– should I port this to ReScript?

Hi folks! :wave:

A bit of an odd announcement since this is a framework I wrote for OCaml, but I’m wondering if it’d be useful in ReScript, and if you folks have some specific use cases for it. Since it’s mostly pure-OCaml it should be very straightforward to port it :slight_smile:

Serde is a serialization framework (much like the one in Rust), that uses your types to derive very efficient serializers/deserializers where the data format is pluggable.

I think on the web we mostly work with JSON, so that’d be the primary use-case for it, but I wonder if any of you are using any other formats or dealing with such big payloads that a compact representation would be useful for your apps?

Here’s how works today (I’ll use ReScript syntax but bear in mind that it doesn’t wor for ReScript yet):

@deriving(serializer, deserializer)
type myUser = {
  name: string,
  email: Email.t,
  role: Role.t

Once you annotate your type, you get 2 functions for free: serializeMyUser and deserializeMyUser. You can of course choose to derive only one of both functions if you want.

Then you have some input, say some JSON, and you can try to parse your user like this:

switch Serde.Json.parse(deserializeMyUser, "some json here") {
| Ok(user) => /* here's a valid user */
| Error(reason) => /* here's some parsing errors */

Some of the advantages it has:

  1. it parses incrementally, so you only really read the JSON you care about
  2. it’ll support many type-level/field-level annotations to configure it (like defaults, renaming fields, etc)
  3. can be used to derive ser/de from formats like FormData, QueryParams, db representation, logging, etc
  4. formats can be swapped, and you can even read from one format and write to another format

That’s it. If this isn’t a thing you need, that’s fine, just thought I’d ask before porting it :pray:

Have a good weekend :wave:


I always love the idea of auto creating decoders from types, though I find intellisense in VSC pretty lacking for PPX’s so I prefer writing them by hand.

I didn’t take a deep dive into serde’s features, but I’d like to mention there are two rescript libraries that implement the same idea:


The core differences are that spice and decco generate explicit JSON serializer/deserializer functions that operate over a Js.Json.t value (IIRC), whereas serde uses an intermediate representation that can drive a format serializer/deserializer, and operates over a lexer of your choosing.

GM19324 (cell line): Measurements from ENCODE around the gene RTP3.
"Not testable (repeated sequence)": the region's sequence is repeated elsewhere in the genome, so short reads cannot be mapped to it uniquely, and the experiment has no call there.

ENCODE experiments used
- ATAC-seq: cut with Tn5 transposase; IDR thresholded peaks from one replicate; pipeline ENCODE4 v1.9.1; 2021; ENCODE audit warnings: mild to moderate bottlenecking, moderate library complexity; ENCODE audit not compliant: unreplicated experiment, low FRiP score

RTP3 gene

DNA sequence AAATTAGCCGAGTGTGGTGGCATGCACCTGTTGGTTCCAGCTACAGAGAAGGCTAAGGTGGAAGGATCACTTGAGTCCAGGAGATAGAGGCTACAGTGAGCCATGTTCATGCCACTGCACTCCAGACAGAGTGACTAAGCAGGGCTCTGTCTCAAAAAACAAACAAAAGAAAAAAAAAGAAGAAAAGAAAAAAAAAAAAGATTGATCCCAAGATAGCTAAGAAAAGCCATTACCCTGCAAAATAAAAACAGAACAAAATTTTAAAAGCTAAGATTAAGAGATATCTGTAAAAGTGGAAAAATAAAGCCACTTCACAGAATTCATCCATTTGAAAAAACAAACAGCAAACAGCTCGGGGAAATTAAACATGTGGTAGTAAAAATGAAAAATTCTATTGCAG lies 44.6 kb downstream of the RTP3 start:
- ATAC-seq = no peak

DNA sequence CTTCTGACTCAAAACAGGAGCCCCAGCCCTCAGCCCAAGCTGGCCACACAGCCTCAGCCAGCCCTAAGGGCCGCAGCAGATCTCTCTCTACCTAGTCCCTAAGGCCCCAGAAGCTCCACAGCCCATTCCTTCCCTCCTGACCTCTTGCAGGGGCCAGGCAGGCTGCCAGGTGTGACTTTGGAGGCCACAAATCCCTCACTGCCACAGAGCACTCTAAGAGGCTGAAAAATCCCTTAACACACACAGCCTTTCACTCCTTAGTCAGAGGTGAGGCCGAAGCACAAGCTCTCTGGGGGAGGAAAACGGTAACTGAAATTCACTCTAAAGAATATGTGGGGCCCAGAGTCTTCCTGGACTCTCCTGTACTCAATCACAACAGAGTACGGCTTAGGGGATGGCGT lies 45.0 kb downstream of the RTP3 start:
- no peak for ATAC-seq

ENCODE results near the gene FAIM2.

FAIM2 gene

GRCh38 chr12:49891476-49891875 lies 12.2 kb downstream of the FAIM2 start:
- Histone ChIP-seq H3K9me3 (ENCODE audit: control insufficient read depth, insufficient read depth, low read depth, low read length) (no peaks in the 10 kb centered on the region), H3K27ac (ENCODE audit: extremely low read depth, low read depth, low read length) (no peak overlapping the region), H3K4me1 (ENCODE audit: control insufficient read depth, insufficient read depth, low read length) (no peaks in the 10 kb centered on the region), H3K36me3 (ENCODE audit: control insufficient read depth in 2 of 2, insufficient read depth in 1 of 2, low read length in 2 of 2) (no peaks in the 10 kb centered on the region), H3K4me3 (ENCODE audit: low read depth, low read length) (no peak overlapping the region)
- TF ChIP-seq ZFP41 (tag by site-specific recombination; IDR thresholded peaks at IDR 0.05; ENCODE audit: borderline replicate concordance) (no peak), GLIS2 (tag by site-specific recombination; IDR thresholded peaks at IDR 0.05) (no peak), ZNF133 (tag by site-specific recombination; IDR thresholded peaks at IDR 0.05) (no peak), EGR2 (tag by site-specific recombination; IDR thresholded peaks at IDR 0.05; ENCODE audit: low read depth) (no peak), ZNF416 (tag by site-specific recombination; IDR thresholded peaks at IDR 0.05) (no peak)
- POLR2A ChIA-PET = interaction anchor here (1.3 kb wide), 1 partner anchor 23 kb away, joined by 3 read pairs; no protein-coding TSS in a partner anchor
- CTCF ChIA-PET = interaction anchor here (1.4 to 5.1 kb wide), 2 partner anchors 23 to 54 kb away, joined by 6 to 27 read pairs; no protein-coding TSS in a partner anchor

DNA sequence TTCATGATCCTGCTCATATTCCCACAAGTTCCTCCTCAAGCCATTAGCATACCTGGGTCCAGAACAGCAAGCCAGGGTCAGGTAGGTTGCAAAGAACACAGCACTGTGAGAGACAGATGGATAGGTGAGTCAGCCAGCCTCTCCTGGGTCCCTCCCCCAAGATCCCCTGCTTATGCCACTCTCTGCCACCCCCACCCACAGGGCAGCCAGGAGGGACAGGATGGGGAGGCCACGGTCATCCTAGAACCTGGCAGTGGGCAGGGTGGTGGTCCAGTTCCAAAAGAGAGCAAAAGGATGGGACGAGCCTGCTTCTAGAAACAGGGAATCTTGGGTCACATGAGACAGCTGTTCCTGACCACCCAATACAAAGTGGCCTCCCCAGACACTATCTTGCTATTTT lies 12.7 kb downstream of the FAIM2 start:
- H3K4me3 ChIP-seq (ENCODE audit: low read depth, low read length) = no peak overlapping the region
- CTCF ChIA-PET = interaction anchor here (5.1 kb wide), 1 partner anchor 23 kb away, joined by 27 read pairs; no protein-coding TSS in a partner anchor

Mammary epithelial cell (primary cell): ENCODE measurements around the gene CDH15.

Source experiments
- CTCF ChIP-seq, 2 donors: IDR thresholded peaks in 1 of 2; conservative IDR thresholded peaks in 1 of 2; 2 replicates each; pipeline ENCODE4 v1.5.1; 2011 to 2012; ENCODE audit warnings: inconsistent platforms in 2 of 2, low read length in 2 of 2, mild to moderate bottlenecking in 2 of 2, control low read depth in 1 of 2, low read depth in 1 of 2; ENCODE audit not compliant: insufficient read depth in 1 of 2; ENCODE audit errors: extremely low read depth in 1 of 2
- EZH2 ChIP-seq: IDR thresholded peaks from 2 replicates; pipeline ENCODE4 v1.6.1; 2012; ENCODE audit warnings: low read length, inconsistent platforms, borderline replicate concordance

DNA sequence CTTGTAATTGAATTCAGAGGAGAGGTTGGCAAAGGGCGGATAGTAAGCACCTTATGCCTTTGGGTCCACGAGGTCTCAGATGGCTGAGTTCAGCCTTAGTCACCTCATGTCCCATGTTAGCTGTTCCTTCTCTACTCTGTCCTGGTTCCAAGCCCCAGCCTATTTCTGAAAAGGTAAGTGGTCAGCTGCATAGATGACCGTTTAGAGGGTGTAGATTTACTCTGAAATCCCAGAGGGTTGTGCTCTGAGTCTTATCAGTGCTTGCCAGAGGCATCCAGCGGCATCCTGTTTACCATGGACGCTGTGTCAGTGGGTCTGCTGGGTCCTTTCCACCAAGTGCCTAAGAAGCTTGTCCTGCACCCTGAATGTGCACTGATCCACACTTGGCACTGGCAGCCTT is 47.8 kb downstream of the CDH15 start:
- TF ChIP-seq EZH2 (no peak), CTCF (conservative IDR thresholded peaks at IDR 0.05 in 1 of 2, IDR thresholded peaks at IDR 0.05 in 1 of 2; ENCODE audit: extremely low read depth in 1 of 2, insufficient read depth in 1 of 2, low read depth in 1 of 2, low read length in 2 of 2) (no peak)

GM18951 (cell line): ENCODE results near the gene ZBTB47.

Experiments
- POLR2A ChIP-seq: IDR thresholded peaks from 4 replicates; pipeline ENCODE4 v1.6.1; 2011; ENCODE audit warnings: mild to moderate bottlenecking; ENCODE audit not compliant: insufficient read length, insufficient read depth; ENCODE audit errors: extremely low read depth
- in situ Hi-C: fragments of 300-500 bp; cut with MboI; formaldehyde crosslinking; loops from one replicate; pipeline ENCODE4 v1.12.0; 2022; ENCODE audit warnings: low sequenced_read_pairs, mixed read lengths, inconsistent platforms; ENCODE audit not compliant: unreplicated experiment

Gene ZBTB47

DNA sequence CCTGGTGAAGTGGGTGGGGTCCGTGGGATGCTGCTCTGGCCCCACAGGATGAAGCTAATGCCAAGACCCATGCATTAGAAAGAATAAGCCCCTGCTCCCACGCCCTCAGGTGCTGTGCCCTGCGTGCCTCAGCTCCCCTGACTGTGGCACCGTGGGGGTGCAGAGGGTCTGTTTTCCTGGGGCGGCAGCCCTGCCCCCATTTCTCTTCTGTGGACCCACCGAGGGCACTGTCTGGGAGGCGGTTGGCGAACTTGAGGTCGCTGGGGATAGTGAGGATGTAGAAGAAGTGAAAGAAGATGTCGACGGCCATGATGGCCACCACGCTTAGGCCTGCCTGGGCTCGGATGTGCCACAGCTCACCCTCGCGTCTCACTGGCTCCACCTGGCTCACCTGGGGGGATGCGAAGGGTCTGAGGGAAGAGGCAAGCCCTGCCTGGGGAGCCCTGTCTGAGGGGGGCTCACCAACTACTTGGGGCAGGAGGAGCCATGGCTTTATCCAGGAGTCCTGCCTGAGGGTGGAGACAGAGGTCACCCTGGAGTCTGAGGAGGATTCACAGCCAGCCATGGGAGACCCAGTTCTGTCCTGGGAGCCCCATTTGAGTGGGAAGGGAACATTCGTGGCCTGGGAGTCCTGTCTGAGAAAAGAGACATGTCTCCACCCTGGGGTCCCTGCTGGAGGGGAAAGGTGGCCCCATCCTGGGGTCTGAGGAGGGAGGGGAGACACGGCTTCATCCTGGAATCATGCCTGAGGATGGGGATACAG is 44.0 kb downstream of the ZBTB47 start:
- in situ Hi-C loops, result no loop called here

In other words, you can do @deriving(serializer, deserializer) and then use Serde_json, Serde_xml, Serde_sexpr, or even write your own format and plug it in, without having to modify your original code.

And it doesn’t parse the entire into JSON before trying to validate the shape of the Js.Json.t, but rather parses only exactly what you want it to, and ignores the rest.

For payloads coming from a trusted API, a format could be written to use type-versioning and allow the decoding to be zero-cost too, without losing safety.


For payloads coming from a trusted API, there would be no need to spend cycles decoding the JSON at all, it could just be cast into the expected shape and used directly :slight_smile:


I think all those points make it a quite appealing solution for rescript, I think it’d definitely be useful for the community. Go for it!


A notable downside to be aware of with format-agnostic serialization frameworks is that they can’t embed “raw” values of the intended target format. If you have a data structure that you want to embed an arbitrary JSON value in, for example, there is no format-agnostic way of doing that.

Obviously, you could say, a format-agnostic framework is not the right tool for that job. But I’d argue that it very rarely is. I think it’s usually chosen to have the flexibility and freedom to change format if the need arises, but that comes at the cost of less flexibility and freedom in what you can represent. That need is usually much more likely to change I think.

Further, if, as in Rust, the entire serialization ecosystem is based on a format-agnostic framework, then if this need does arise you’re pretty screwed. I’ve been bitten by this in Rust before, and the only option I had then was to write my own serializer and deserializer from scratch.

Not trying to knock or anything, it does what it does and luckily there are many more options with rescript. But beware of that trade-off when considering whether it’s the right tool to use.


Could you give me an example?

Rust’s serde lets you use custom (de)serializers per type (or even per variant or field), which means you can for example: URL encode/decode strings, turn binary data into base64 and back, compact arrays, etc.

And so far I’ve used serde with s-expressions, TOML, JSON, and even compact binary serialization formats that I didn’t own (for ex. Erlang’s VM bytecode).

So it always seemed pretty flexible to me, but I understand it’s not a silver-bullet. I’d love to see your use-case/example to see the shortcomings.

Also just to clarify can’t do all these things yet, but in principle it can be extended to do them.

I think the specific problem we had was with (de)serializing to/from wasm_bindgen::JsValue and embedding a JsValue such as a Blob. Binary data can of course be serialized as a base64-encoded string, but only if you also control the receiving end. Which we didn’t. Arbitrary native values or opaque values that carry some internal state such as ObjectUrl would be even harder to handle. Whereas in a format-specific (de)serializer these would all be trivial no-ops.

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